Ibrahim Ishmail, 52, has been the foreman of a mango farm in Matarara in Mozambique’s Dombe district for more than a decade. Managing a massive farm with the nearest town more than an hour’s drive away on a gravel road, Ishmail has had to learn to adapt to his circumstances and use whatever resources are available to him.
Like Ishmail, the people of Matarara – who live along the mighty Lucite River, one of the most consistently flowing rivers in Mozambique – have had to learn to live with floods when the rain comes, the most recent of which arrived in January.
Despite warnings of the impending arrival of Cyclone Idai, the people of Mozambique could not have prepared for the devastating floods it would cause once it made landfall in the coastal city of Beira on 15 March.
Ishmail remembers the heavy rain. But looking back, he could not have guessed that the Lucite River would become a raging monster, breaking its banks and flooding villages and crops in the area.
“The storm started around 3am [on Friday morning]. It was just increasing and increasing. The next day, the river was getting full and people started suffering,” Ishmail said.
As the river level rose, it devastated the villages of Mudala, Chebue, Pambanisa and Manhama, all near the river banks. Many of the men and women living in these villages worked as labourers on the mango farm. They are people Ishmail had known for years.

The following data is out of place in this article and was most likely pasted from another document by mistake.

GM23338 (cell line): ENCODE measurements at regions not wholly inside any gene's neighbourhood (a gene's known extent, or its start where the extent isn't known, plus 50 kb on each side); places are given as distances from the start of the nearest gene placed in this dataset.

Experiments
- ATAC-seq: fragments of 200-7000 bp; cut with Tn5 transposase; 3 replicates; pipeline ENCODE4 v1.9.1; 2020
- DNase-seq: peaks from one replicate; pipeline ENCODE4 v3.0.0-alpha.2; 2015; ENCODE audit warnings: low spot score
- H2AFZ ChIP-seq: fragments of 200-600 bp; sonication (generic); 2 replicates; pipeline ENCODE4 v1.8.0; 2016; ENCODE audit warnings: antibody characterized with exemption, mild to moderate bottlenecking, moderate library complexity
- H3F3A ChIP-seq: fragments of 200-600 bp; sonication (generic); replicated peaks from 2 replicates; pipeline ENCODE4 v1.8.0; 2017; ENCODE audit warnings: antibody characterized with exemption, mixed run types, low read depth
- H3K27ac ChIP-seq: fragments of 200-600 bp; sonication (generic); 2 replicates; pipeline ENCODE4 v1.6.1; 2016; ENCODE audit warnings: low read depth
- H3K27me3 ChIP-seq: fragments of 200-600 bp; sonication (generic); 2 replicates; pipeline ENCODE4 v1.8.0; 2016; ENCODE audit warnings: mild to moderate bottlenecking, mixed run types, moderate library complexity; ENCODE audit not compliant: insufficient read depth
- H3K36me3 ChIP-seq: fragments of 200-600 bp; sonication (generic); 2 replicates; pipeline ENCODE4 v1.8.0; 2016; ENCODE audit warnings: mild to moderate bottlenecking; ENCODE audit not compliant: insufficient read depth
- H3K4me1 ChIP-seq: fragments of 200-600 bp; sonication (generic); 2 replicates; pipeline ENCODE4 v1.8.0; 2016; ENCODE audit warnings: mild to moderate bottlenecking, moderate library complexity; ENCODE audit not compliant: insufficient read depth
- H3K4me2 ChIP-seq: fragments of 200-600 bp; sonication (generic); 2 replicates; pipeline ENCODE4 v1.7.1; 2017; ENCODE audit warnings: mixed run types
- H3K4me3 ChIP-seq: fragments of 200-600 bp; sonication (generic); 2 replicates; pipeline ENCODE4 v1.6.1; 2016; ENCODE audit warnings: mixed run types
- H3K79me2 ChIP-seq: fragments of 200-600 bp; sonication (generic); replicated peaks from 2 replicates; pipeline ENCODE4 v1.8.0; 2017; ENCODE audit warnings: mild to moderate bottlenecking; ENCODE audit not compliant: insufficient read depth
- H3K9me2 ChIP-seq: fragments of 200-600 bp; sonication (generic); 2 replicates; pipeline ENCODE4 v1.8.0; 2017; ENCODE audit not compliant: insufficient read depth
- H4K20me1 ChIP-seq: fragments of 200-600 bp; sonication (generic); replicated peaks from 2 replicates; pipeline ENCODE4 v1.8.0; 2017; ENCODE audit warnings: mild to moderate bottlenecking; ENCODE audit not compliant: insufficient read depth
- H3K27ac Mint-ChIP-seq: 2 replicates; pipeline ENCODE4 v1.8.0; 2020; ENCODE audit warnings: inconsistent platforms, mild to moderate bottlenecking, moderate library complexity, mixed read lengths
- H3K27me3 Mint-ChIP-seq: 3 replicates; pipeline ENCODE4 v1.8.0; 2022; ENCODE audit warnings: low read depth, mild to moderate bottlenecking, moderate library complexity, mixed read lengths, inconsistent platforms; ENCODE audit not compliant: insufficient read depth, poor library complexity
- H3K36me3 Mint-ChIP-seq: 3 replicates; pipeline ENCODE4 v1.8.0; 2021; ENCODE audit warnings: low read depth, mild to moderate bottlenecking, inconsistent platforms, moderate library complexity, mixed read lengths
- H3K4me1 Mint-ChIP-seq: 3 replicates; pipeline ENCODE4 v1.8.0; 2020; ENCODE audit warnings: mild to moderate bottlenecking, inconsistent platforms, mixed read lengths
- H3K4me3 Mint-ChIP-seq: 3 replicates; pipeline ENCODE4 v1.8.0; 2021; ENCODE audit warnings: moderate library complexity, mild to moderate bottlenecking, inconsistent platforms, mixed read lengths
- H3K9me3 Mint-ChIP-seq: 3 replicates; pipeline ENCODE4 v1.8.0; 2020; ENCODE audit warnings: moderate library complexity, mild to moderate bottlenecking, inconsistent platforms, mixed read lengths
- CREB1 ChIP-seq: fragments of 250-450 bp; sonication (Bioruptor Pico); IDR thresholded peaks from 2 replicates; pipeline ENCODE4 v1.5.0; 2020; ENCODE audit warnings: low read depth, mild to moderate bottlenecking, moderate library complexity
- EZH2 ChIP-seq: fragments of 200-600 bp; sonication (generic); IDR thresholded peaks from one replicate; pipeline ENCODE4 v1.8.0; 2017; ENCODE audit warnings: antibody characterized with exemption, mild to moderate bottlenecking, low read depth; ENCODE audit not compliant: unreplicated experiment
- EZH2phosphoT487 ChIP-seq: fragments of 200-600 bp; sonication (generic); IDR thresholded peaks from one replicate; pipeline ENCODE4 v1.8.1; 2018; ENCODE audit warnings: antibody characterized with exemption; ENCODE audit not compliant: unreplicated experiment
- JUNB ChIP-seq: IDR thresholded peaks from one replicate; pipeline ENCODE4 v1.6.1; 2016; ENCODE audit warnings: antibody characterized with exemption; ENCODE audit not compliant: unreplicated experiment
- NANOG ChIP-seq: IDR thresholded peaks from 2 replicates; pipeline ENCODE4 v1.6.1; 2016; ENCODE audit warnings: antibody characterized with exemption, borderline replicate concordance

Rescue by raft
Ishmail and farm manager Gilles van de Waal, 56, knew they had to act quickly to help people as the water rose past flood levels that had not been reached in decades. Using the ingenuity they’d cultivated to survive on the farm, Ishmail and Van de Waal made a raft out of four polystyrene panels from the farm’s cold storage room.
Using a bamboo stick and the float, Ishmail made his way across the raging river to rescue people out of trees. He and other men took turns to rescue more than 20 people in this way until a boat arrived to take over.
“We did this in the situation to help people. We’ve taken people to the hospital, we’ve given them food and water … If there’s a problem, we come together as a community to try and help,” Ishmail said, standing among spare polystyrene panels behind the farmhouse.
Van de Waal said it was his duty to help his neighbours. “I know these people. You have to help each other when there are problems.”